An individual level PCA was performed on the target samples (n = 744) with genotypes from the shared markers (n = 58,674) using PLINK2 '--pca' flag and visualized using the assigned regional labels (Fig. 2C)29,30. These genetic PCs were used in downstream genetic ancestry correction as described below and all further mention of genetic PCs refer to those describing genetic ancestry variation.
Facial scan preparation and correction
The 3D images were registered using the MeshMonk registration framework31 in MATLAB (R2021b). An anthropometric mask of 7160 spatially dense quasi-landmarks was aligned and morphed to the shape of each facial scan. An initial, scaled, non-rigid alignment was performed using 5 manually placed landmarks (pronasale, endocanthion, chelion), a second, non-rigid, iterative registration, where neighboring points move together based on symmetrical correspondence and weighted k-neighbors, was performed to morph the mask onto each individual’s face. These images were symmetrized by averaging the original and its reflection (inverted X coordinate) and aligned in space via Procrustes superimposition with scaling, as only shape was relevant for this study (centroid sizes showed no significant difference between groups (ANOVA p = 0.5)).
The 744 symmetric facial scans were corrected for covariates by regressing the 744 individuals × 7160 landmarks matrix of Procrustes-aligned and scaled landmark coordinates onto sex, age, age-squared (to remove residual age effects not accounted for by a linear age covariate), height, weight, facial (centroid) size, and camera system (2 systems coded as -1 and 1) using Partial Least Squares Regression (PLSR). The corrected faces were then generated by adding the coordinates of the mean shapes back onto the residuals of the regression. Genetic PCs were not corrected at this stage.
Permutation testing and facial visualization of genetic pc effects
Permutation tests based on residuals from the PLSR, with 10,000 permutations of the model were performed to determine if correction for ancestry for the first four genetic PCs via PLSR significantly altered the shape of the facial scans and thus described a significant amount of the facial variation present. For computational efficiency, shape variation was reduced by PCA of the landmark coordinates and only those explaining up to 96% of variation were retained (depending on the regional group; between 15 and 20 PCs). The scores on each PC were normalized to have unit variance. Genetic PCs were tested individually and in combination. Both the p-value and percentage of variance explained (total R2 value) were calculated. This test was run with varying input groups: n = 744 (all sub-regions), n = 186 (per sub-region), or n = 372 (between two sub-regions) to determine which geographical gradients each PC described.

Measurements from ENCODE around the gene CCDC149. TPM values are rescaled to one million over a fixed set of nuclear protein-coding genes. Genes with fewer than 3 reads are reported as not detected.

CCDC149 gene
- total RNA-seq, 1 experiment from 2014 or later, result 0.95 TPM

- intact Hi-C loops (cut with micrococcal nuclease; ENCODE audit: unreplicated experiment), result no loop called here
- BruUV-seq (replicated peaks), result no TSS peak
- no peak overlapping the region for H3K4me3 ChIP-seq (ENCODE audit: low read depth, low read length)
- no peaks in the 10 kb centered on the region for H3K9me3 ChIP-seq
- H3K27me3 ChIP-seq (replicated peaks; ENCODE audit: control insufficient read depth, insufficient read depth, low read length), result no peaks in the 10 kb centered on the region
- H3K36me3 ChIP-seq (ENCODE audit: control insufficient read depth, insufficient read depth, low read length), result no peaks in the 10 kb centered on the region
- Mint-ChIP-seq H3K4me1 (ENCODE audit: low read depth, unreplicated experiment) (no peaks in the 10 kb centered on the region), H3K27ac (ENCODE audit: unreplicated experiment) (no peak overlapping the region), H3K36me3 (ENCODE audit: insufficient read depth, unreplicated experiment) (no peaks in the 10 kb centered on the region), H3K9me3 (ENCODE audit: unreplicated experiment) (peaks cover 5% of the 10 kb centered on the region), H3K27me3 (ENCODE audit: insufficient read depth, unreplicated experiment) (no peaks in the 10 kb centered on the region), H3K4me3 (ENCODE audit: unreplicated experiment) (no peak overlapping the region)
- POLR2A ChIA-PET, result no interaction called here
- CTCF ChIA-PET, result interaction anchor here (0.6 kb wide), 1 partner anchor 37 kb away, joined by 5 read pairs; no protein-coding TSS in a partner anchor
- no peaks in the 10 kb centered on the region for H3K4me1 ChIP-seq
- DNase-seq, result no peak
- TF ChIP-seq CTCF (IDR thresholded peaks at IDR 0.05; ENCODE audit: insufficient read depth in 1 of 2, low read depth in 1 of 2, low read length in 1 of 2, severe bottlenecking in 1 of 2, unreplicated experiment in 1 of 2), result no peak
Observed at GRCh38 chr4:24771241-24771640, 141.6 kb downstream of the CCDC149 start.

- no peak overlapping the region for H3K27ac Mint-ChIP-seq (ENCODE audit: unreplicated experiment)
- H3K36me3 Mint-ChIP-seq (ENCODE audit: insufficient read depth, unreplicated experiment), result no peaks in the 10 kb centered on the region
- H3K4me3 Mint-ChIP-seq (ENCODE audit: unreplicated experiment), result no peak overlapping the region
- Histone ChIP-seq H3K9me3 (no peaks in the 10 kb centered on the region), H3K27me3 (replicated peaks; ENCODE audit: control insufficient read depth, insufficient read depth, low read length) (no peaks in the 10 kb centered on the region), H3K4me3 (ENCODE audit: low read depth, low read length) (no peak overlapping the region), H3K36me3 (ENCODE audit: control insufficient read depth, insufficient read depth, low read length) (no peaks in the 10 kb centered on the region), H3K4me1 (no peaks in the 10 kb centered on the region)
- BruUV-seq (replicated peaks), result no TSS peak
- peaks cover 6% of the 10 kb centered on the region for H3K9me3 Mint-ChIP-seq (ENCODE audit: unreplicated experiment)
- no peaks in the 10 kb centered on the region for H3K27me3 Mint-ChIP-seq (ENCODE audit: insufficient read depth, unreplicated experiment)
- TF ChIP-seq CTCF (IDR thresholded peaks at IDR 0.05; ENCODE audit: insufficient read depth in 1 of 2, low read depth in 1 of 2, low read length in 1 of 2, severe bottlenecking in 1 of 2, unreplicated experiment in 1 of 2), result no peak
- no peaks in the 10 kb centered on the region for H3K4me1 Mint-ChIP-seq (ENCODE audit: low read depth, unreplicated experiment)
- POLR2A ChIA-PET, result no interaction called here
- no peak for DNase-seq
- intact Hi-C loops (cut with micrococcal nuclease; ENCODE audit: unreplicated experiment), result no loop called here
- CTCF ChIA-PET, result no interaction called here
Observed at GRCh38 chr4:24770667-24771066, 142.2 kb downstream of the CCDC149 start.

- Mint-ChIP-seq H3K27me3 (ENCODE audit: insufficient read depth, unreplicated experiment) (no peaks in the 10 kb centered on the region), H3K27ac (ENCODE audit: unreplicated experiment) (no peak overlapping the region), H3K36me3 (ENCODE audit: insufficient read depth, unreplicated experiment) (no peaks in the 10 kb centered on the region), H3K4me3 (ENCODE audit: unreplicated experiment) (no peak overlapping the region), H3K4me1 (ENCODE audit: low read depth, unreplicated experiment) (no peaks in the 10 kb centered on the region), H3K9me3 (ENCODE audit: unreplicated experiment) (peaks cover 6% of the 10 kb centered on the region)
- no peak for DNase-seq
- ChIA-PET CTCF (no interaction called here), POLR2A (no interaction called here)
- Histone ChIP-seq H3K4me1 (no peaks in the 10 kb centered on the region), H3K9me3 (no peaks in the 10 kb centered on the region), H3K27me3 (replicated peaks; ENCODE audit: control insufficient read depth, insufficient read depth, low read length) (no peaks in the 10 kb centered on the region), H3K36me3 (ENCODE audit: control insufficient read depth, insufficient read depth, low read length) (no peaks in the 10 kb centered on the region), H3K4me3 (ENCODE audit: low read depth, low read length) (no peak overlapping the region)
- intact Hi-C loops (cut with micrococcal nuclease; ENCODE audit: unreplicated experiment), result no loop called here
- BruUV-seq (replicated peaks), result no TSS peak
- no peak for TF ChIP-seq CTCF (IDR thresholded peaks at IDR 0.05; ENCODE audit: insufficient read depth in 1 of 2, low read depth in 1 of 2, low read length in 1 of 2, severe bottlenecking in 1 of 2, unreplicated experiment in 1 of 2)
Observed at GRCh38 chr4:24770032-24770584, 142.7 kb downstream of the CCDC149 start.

The 744 facial scans, corrected previously for all covariates excluding ancestry, were then corrected for genetic ancestry via PLSR using the first four ancestry PCs. The difference in landmark location before and after ancestry correction was deemed the genetic facial ancestry effect. This effect was multiplied by four (for better visualization) and added onto an average of all 744 faces corrected for all covariates: including the first 20 genetic PCs. The difference in the resulting faces between ancestry correction via PLSR using all four PCs and using only three PC (one excluded) was calculated to represent the effect of the excluded PC and exaggerated eight times for visualization purposes only. For regional PC faces, the difference between ancestry-corrected faces (first four PCs) and the faces before ancestry correction was calculated, averaged per region (n = 186), and added onto the average face corrected for all covariates. Effects were exaggerated four times for visualization.
The maximum ancestry shift was determined by calculating the absolute distance between the pre- and post-ancestry correction facial scans per landmark per individual. The maximum distance over all individuals per landmark was used. Facial ancestry effects were visualized as normal displacement maps (magnitude of shape change), and angle differences (direction of shape change).
Regional consensus faces
Consensus faces were created by averaging the 186 faces per region, after correction for all covariates but excluding ancestry, and subsequent Procrustes alignment. Each of the 744 individuals was then corrected for ancestry by subtracting their region’s consensus face from their individual facial scan. The resulting residual was added to the average face from the initial PLSR (the same average face as added to the residuals after the ancestry PLSR correction) to provide us with each individual’s consensus corrected face. A permutation test for the ancestry PCs was performed after consensus face correction to analyze if the genetic PCs still described a significant amount of variation after consensus correction.
Determination of subpopulations